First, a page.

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RE Difficult Patients


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I know we aren't supposed to reply on the Ask the Experts threads, so this is in response to Fay's question there if anyone needs to know the context of what I am writing.

I was recently called "difficult" to my face by the medical director of the clinic where my second PCP, "Dr. Skinny" is employed. I know what a slap in the face that is.

I was called difficult because I questioned the Dr. (and who wouldn't if you have been following my recent posts), spoke to my HMO about her (which caused them to investigate) and demanded I be allowed to leave her care. I was also accused of Dr shopping since Skinny was my second PCP since DX.

When I got my records and hand carried them to who will become my new Dr., there was nothing in the reports that indicated that I was "difficult." --however, the first words out of my mouth to my new Dr was this" "I want you to know that I have been called a "difficult patient." She laughed (thank God!) and asked why.

I told her. Because I felt at ease enough to tell her and she could obviously see my distress, I think she is one of probably many, "right" doctors for me. I just happened to find this one.

I guess my point is this: when a Dr sees that a patient has seen other Drs, and several other Drs over the past months or few years, I think they will automatically think "difficult", so I think that a person should just address that up front with any new Dr.

It gets that out of the way, so to speak, and if the new Dr. does not seem empathetic to the situation, then I say go somewhere else because that stigma might be there, regardless if it is unspoken.

Further, when I saw all my records, I saw that the Drs reports did not adequately reflect many things. thus I prepared my own chronology, which my new Dr gladly accepted as part of my record.

Now, my troubles aren't over, not at all, but if I can just bear it out until Jan 1, then I will feel at least some confidence that I have a Dr who will view me as part of the team.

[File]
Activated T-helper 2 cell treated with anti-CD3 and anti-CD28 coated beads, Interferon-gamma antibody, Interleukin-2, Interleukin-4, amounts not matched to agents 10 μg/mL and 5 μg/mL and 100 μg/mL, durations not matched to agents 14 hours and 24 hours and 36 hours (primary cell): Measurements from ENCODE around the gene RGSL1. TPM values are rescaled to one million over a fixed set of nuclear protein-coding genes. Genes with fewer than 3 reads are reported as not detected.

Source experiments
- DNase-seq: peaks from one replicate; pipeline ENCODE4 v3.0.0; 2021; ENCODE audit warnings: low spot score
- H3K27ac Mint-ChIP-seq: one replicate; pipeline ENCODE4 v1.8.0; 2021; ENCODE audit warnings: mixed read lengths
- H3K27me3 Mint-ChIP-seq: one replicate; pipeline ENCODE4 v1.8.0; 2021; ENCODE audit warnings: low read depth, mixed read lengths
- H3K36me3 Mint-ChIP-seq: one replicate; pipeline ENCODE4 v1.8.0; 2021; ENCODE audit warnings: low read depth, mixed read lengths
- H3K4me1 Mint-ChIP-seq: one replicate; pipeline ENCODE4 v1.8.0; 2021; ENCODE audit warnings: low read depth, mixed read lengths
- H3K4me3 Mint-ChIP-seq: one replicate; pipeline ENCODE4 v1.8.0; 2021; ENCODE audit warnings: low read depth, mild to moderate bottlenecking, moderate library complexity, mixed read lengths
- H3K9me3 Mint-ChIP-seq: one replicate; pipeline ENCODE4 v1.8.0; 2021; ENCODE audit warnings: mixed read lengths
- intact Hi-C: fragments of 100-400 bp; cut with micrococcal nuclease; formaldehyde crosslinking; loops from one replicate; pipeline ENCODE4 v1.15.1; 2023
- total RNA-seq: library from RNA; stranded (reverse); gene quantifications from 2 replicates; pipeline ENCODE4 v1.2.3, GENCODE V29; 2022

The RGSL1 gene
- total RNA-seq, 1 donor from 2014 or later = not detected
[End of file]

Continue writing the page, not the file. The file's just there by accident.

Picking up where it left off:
When I move, I will have to start all over, but I will follow my own advice until I find a Dr who I can trust.

I know Dr. Joe says that he doesn't have preconceived notions about patents who transfer to his care, but I think that many Drs do and if not consciously, then subconsciously. I think it can and does effect they way they respond to a patient.

Like I told the medical director, she can get my records from birth and see that I never switched Drs unless I had moved (once I changed Pediatricians for my kids), and that was not because I always LIKED my Drs.--but I did trust them and felt I could speak to them adult to adult, human to human.

What I found here was not in any way human to human. I wonder if it is the stigma attached to lc, that made the Drs, and nurses to a degree, treat me as they did.

As a side note, I did find that some earlier records from last year were falsified--to the point where things were crossed off, which I think is illegal and Xrays have "vanished." It does happen.

I don't plan to outlline what I think would be the best treatment to anyone. But I do plan to make sure that all options are covered, including no treatment.

All I can say is "THANK GOD" I will no longer be in an HMO in a month or so. It was and has been hard fighting on both levels.


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I just want to say that many years ago, when I was in a support group for Lupus..(I thought it was Lupus...the jury is still out on that one) I met a beuatiful bright and charming 19 year old who was very very ill. She "looked" the picture of health. With lupus, looks can be very deceiving. She was a big part of how I have become my own best advocate.

She had stories....let me tell you.. she had been on feeding tubes and fighting for her life. She would call the rheumy's office to be told that the doctor wouldn't be able to see her for a month. She would go to the office and stand in front of the receptionist. The receptionist would tell her she needed an appointment. She said, "well, then I am here to make an appointment. I need to see my doctor within the next 20 minutes."